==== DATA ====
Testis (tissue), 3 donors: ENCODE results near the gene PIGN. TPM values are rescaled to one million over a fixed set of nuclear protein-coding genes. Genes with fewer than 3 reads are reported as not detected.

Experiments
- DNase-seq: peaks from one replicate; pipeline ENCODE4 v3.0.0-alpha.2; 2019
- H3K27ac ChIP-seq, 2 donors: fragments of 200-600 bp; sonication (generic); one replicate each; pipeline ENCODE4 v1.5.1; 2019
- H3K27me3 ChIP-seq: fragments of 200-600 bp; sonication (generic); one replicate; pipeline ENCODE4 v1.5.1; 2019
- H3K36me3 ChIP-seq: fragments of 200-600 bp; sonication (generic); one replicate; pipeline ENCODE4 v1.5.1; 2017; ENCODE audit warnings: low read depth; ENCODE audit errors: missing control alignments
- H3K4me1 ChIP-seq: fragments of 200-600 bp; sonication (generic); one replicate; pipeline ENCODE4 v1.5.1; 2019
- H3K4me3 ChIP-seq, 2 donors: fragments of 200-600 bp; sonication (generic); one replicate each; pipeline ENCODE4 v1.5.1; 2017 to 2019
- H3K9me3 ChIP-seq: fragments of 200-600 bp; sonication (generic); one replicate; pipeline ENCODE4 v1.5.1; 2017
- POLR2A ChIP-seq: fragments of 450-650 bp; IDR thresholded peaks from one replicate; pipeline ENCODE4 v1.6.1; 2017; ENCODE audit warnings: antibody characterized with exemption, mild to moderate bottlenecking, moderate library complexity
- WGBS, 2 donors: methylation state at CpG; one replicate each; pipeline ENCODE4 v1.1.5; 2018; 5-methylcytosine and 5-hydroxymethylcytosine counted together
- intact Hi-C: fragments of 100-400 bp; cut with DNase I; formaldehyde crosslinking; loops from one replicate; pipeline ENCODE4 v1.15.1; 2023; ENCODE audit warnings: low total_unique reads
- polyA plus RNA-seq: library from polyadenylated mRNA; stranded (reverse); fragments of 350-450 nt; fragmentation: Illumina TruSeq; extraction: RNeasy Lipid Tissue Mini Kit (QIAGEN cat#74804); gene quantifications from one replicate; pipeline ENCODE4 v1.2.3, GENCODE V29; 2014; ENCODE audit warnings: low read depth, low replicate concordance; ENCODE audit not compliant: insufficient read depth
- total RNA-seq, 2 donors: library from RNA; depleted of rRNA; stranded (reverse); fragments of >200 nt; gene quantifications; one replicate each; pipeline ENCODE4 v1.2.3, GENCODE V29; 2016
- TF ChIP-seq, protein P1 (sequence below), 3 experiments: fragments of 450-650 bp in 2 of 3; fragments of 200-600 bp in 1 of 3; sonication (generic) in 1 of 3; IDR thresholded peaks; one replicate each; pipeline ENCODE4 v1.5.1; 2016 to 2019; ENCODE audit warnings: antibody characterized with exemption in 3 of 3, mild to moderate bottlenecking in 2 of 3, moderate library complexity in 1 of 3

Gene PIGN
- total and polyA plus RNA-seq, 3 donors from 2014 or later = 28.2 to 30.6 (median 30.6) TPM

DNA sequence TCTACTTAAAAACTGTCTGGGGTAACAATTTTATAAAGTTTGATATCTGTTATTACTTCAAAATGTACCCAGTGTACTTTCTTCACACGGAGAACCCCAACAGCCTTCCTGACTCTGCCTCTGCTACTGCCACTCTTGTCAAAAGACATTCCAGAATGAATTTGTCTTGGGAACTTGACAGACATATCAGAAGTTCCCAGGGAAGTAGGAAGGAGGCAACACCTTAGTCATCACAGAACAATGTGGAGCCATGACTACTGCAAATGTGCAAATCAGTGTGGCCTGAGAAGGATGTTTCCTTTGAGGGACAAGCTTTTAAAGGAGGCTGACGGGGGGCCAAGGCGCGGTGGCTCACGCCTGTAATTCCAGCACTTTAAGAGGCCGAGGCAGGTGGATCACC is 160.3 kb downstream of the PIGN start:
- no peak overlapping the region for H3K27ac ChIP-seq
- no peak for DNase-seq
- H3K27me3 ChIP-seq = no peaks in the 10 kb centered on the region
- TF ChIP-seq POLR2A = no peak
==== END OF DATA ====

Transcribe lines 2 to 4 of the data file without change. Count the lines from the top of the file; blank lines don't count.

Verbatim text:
Experiments
- DNase-seq: peaks from one replicate; pipeline ENCODE4 v3.0.0-alpha.2; 2019
- H3K27ac ChIP-seq, 2 donors: fragments of 200-600 bp; sonication (generic); one replicate each; pipeline ENCODE4 v1.5.1; 2019